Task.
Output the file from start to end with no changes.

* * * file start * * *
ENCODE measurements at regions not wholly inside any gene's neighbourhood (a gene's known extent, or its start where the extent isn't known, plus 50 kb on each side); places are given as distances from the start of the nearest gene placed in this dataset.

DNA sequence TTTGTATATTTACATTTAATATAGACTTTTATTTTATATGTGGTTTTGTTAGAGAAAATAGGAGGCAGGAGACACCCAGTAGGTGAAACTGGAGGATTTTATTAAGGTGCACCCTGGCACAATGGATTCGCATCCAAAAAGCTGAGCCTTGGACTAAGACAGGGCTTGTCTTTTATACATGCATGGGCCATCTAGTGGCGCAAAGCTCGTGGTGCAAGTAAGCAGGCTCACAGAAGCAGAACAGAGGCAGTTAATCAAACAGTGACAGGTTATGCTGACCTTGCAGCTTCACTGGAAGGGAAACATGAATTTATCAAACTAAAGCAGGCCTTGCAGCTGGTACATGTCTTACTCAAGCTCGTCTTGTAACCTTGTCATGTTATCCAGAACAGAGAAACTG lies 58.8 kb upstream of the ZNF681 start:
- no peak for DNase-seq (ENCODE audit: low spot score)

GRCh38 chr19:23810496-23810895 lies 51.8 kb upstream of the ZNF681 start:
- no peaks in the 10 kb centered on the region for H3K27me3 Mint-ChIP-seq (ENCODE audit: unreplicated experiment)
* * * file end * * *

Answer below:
ENCODE measurements at regions not wholly inside any gene's neighbourhood (a gene's known extent, or its start where the extent isn't known, plus 50 kb on each side); places are given as distances from the start of the nearest gene placed in this dataset.

DNA sequence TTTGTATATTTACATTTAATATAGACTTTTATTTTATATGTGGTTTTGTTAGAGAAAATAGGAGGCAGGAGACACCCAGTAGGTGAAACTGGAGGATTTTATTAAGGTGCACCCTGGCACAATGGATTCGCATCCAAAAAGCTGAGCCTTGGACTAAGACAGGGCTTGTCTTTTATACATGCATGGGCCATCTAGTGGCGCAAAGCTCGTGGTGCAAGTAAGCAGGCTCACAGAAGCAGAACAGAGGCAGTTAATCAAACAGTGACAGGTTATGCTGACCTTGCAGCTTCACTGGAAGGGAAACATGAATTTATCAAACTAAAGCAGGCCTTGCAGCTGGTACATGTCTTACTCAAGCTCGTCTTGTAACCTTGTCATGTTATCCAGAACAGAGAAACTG lies 58.8 kb upstream of the ZNF681 start:
- no peak for DNase-seq (ENCODE audit: low spot score)

GRCh38 chr19:23810496-23810895 lies 51.8 kb upstream of the ZNF681 start:
- no peaks in the 10 kb centered on the region for H3K27me3 Mint-ChIP-seq (ENCODE audit: unreplicated experiment)